Photo courtesy the Missouri Department of Conservation.
As Missourians begin to head outdoors during the long-awaited spring season, they may encounter a variety of newborn animals. Though the young wildlife can pull on the heartstrings, and oftentimes appears to be abandoned, that’s usually not the case.
The Missouri Department of Conservation (MDC) reminds residents to avoid interfering with newborn or young animals as it can do more harm than good.
“Young animals are rarely orphaned,” said MDC State Wildlife Veterinarian Sherri Russell. “If the young is left alone, the parent will usually return. Parents are normally out searching for food and cannot constantly attend to their offspring.”
Russell added that baby birds are a common newborn people want to help.
May 11 is International Migratory Bird Day, and Columbia Bottom Conservation Area in Spanish Lake is kicking off the celebration a week early with a special event Sunday, May 5 from Noon- 4 p.m. The event is free and open to everyone.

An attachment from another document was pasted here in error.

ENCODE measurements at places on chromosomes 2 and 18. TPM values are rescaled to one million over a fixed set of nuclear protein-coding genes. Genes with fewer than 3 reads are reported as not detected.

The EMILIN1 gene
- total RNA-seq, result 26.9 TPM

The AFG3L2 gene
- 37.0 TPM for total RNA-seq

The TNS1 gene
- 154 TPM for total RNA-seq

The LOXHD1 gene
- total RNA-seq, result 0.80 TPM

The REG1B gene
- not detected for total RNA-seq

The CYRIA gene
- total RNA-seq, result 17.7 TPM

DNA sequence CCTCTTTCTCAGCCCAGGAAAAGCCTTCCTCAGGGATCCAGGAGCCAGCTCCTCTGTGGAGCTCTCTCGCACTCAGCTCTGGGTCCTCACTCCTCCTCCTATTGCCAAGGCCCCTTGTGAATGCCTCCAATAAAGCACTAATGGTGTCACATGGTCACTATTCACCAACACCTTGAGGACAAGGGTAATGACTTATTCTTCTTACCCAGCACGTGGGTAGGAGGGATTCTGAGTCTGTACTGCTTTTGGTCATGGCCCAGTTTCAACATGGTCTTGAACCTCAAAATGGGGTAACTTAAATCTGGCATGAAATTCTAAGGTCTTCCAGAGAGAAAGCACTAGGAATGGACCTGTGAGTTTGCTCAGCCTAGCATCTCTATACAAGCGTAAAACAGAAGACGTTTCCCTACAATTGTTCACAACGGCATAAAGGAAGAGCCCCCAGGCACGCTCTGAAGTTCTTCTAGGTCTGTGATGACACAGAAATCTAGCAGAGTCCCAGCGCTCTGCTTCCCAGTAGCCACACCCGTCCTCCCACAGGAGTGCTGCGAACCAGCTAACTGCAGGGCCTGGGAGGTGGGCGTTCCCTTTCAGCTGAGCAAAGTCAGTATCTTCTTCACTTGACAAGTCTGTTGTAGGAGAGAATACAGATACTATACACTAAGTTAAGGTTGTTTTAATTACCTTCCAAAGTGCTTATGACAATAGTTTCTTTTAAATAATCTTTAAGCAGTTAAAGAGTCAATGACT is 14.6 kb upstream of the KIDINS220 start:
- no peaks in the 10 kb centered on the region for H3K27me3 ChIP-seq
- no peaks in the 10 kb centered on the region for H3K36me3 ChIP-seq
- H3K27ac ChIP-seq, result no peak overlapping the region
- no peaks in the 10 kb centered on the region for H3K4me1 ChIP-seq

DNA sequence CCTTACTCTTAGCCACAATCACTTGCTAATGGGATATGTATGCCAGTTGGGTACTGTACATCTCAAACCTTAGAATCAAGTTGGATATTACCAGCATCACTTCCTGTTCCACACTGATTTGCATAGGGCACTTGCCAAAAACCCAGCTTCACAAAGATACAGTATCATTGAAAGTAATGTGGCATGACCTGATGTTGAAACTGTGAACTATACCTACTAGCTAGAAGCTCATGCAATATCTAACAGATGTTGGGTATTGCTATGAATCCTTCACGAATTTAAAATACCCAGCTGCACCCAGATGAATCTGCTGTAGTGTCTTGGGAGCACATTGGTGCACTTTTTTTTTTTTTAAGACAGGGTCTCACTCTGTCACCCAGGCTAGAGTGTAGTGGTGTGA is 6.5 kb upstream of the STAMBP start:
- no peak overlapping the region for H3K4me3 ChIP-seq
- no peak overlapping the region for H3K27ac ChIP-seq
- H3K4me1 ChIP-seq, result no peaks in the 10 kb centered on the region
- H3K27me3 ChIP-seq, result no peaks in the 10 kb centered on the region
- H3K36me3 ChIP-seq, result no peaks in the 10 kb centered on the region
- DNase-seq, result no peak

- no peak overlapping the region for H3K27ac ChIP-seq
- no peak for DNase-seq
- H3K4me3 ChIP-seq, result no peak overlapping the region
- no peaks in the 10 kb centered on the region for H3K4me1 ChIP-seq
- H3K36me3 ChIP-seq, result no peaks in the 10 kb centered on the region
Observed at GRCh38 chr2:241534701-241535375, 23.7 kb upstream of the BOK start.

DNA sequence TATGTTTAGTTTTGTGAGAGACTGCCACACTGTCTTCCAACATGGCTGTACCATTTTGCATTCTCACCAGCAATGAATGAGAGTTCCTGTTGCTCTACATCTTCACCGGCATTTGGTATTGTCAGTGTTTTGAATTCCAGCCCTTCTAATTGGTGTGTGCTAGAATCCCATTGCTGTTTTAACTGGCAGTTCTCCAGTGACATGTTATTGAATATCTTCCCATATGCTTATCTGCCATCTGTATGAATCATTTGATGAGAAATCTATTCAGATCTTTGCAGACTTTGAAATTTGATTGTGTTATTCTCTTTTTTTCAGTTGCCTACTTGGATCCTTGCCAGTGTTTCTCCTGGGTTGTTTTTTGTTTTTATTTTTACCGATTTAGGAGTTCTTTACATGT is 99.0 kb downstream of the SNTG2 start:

The The Missouri Department of Conservation (MDC) is celebrating International Migratory Bird Day! Read more below from the MDC about the upcoming event at Columbia Bottom Conservation Area on Sunday, May 11, 2019.
Everything needs its special day, including migratory birds. May 11 has been officially designated as International Migratory Bird Day. It celebrates bird migration in America, and is also observed in Canada, the United States, Mexico, Central and South America, and the Caribbean.
The MDC is getting a week head start on the celebration at its Columbia Bottom Conservation Area in Spanish Lake.
Columbia Bottom will hold a special International Migratory Bird Day event Sunday, May 5,from Noon—4 p.m. The area is an important stopover point for migrating birds of all sorts, so it’s a special place to celebrate these amazing feats of mass movement. Fun and educational activities from multiple partners will help visitors discover why Columbia Bottom is so important for migratory birds, as well as ways they can help, too.